How can you apply these elements and influences to better understanding Latino Culture or any other culture for that matter? I look forward to learning what you come up with!

Should there always be a Latino insight in Hispanic Advertising?

October 8, 2014
By Juan Tornoe

I read this headline on an industry publication: “KFC targets Hispanic audience with family-focused campaign”. Have to admit, it kind of ruffled my feathers. I mean, really?? On every opportunity I have, I am the first one to recognize that the importance of family within the Latino community is the one stereotype that is absolutely true. Still, do national advertisers need to shove it in our faces on every opportunity they have? 

In my opinion, it is an insight that needs to be seriously taken into consideration while developing your marketing strategy, but it should not take center stage during a campaign's execution. Call me crazy. 

Both the article’s writer as well as the QSR company spokesperson were quick to jump into the “Family is important to Hispanics” bandwagon. Not only that, but then went on and addressed the diversity within the Latino community – not that there’s anything wrong with that! – claiming that within the family portrayed in a single spot of this new campaign we could find it all:

“The ad begins with a shot of what appears to be a modern nuclear family, then pans to reveal the diverse, multigenerational group sharing the meal, including a young teen in an outfit reminiscent of a Quinceañera, a female mariachi singer, and an older man in a guayabera shirt, among others.”

Here’s the ad for your enjoyment:


At this point, I was screaming to myself, “For real???” As much as I admire the mind-blowing differences that genetics bring to the table – pun intended, it was kind of a stretch to get the results of mixing and matching all those folks.

Then it struck me; the Spanish ad was part of a larger “KFC Favorites Bucket” campaign. So I Googled it and found this general market spot:


Radically different folks, with over-the-top exaggerations of some, nonetheless, all of them in harmony enjoying the crunchy deliciousness of good ol’ KFC standards. Within the Favorites Bucket, there was something for everyone.

Then, and only then, I saw the strategy behind it all and begin appreciating what the agency was trying to accomplish with the Spanish ad. 

Yes, there was a reason why the ad started with what seemed to be a nuclear family, and then went crazy diverse on the different folks around the table. Family was part of the story, but it wasn’t the punch line. That quintessential Latino insight was considered, but it was not the be-all and end-all of the message being conveyed.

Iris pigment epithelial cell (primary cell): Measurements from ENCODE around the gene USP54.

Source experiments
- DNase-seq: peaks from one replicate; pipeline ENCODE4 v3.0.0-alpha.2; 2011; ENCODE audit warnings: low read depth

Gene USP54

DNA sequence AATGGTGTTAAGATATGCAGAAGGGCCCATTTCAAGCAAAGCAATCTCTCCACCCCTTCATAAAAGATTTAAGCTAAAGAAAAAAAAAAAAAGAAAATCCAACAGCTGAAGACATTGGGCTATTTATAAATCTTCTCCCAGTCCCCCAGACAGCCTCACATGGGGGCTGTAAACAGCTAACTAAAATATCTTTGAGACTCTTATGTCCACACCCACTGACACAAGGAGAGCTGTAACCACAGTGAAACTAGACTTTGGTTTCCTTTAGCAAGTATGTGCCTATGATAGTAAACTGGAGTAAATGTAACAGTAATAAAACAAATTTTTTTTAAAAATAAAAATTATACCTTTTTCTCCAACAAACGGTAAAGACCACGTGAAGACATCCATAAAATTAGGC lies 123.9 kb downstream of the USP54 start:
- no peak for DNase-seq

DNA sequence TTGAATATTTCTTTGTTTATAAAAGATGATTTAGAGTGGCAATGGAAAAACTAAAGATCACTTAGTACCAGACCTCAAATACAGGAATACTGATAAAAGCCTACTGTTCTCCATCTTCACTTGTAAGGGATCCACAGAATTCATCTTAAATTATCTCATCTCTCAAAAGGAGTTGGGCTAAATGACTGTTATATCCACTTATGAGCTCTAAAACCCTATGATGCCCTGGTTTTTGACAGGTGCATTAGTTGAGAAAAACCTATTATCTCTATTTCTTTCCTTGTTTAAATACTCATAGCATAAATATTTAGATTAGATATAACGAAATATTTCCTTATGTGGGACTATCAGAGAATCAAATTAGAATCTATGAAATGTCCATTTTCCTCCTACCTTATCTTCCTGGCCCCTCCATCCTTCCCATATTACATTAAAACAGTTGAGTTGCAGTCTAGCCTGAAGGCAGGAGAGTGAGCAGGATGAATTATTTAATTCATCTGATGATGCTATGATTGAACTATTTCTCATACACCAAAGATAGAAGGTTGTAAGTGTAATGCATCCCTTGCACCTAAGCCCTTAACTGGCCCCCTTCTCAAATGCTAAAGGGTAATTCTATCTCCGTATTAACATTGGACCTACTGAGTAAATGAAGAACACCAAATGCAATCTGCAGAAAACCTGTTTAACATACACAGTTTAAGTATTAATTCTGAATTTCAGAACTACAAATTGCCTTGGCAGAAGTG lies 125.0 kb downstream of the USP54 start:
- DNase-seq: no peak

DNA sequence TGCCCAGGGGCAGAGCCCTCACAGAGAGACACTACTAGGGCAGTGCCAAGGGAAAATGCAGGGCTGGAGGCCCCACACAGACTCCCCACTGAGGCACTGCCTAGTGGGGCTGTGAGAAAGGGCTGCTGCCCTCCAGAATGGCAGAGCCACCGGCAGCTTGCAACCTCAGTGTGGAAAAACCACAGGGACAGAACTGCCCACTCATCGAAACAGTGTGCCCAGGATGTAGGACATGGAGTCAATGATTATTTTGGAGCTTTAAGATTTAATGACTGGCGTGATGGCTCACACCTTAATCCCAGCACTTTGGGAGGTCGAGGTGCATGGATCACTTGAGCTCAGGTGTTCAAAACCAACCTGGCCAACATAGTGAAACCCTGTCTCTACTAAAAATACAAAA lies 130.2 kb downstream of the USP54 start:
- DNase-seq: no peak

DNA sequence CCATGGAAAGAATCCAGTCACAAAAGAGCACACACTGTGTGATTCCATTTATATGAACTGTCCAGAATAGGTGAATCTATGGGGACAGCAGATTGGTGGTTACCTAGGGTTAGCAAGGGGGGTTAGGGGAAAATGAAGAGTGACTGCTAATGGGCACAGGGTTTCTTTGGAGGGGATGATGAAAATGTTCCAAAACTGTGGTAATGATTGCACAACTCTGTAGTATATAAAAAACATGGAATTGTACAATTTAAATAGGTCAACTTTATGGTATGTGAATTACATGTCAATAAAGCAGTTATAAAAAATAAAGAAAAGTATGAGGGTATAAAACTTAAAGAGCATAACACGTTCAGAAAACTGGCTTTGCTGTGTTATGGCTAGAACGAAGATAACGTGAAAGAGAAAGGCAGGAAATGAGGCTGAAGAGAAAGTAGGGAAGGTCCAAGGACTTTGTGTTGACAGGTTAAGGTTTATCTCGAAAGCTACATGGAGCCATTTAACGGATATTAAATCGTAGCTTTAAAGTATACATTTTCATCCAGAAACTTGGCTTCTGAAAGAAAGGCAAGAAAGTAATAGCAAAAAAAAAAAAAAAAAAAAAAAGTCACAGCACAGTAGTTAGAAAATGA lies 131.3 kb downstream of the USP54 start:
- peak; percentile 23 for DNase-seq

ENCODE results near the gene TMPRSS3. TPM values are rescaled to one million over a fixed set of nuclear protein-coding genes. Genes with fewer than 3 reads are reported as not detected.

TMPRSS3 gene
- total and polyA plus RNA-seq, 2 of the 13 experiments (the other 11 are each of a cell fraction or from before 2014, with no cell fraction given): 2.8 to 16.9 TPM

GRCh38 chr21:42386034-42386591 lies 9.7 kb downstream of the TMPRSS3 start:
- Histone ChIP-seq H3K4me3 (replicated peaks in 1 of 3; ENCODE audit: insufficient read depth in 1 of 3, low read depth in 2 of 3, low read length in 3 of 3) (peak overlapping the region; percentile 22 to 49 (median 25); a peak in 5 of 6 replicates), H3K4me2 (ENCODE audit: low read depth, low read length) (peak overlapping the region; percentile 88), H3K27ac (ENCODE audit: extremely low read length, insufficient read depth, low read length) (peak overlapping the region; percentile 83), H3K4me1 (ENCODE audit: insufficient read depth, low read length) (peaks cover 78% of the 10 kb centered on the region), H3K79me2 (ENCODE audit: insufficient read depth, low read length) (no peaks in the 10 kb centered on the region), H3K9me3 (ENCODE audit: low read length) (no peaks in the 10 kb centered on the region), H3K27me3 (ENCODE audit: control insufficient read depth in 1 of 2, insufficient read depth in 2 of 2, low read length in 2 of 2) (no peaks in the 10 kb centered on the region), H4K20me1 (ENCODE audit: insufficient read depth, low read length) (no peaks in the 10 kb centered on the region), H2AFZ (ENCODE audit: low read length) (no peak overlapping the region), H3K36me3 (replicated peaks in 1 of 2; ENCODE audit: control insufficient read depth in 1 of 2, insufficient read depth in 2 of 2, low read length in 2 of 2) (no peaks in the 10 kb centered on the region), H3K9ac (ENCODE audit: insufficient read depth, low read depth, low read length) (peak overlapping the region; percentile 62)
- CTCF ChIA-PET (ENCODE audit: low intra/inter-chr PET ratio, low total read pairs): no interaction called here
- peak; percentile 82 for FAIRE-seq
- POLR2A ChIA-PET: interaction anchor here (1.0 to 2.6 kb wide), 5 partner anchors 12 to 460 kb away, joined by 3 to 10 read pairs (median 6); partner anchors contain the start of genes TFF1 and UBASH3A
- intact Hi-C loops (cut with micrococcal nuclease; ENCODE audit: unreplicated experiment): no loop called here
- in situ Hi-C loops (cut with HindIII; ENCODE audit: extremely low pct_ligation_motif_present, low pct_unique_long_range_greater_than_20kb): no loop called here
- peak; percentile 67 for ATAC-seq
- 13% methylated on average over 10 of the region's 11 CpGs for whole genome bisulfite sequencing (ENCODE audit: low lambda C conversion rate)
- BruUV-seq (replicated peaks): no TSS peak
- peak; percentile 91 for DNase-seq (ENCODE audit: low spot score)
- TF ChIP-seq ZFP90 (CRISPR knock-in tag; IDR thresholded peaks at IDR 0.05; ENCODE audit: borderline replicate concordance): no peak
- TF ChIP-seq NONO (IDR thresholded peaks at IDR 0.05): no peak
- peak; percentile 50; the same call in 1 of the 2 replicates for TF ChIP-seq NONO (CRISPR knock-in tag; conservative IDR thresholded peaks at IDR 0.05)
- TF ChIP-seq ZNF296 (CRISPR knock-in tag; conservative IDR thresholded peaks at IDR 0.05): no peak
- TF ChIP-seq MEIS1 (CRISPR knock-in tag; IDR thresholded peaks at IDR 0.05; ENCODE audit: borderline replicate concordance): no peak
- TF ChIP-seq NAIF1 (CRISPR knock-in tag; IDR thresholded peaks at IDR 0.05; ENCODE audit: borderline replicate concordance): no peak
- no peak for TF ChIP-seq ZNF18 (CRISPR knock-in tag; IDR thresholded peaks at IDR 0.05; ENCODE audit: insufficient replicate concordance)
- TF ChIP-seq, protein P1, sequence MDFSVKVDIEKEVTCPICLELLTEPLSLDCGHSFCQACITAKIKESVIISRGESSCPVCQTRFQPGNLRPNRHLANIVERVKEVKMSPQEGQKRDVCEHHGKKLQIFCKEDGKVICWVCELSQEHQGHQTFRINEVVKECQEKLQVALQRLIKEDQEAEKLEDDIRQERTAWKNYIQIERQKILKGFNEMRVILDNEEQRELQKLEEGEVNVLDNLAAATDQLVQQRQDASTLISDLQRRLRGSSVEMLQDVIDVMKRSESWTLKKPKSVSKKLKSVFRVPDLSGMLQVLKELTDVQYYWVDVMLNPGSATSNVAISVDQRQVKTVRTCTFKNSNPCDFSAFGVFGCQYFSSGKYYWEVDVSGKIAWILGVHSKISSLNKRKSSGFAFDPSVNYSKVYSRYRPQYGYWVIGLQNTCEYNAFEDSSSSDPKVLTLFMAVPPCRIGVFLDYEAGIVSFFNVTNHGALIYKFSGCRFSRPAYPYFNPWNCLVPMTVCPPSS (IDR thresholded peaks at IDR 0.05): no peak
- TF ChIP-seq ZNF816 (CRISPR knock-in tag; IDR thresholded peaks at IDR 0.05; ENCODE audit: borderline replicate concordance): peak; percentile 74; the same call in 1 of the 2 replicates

For what it’s worth, they could have sprinkled each one of the ads with characters from the other one: Say the mariachi girl in the English ad and the Asian lady in the Spanish ad.

Bottom line, in my humble opinion, for this specific ad campaign there was no Hispanic insight. The insight was that “in our Favorites Bucket there’s something for everyone”. They did deliver this message in-culture and in-language with both executions showed above. 

By trying to over-explain it, and pretend it is about Latino culture & diversity, they turned a decent ad into what I first perceived – given the explanations on the article - as a contrived and stereotypical ad.

Are Businesses Hesitant to Connect With Hispanic Consumers?

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January 18, 2013

As we learned in the recent presidential election, it’s always a good idea to connect with Hispanic Americans. In many parts of the country, this is as true in business as it is in politics. But for some reason, many businesses seem hesitant to try to appeal to this big and important demographic.

At my boutique advertising agency in Austin, Tex., I see lots of opportunities for businesses to set themselves apart and pick up some market share by reaching out. But I am often puzzled by the number of retail and professional service businesses that pass up these opportunities. When we have broached incorporating Hispanic outreach with retailers, we have explained why outreach makes business sense and how subtle shifts in their marketing programs might appeal to Latino consumers. The initial reaction has been one of surprise, intrigue and excitement — followed by little or no action.

Here’s what we know about the size of this large and growing market: According to the Selig Center for Economic Growth, Hispanics control $1 trillion in annual buying power in the United States. By 2015, Selig projects that power to grow to $1.5 trillion, basically the size of the economy of Mexico. So why does this large and desirable population continue to be overlooked by many businesses?

Over a recent lunch of tortas de hongo and nopales at an East Austin Mexican restaurant, I posed this question to Juan Tornoe of Cultural Strategies, a multicultural marketing and communications firm my agency has partnered with. Mr. Tornoe is chief marketing officer at Cultural Strategies and also writes a Latino marketing blog called Hispanic Trending. His insights have been quoted by The Times, NPR, CNN and many others, and as you’ll see, he is quite passionate about Hispanic marketing.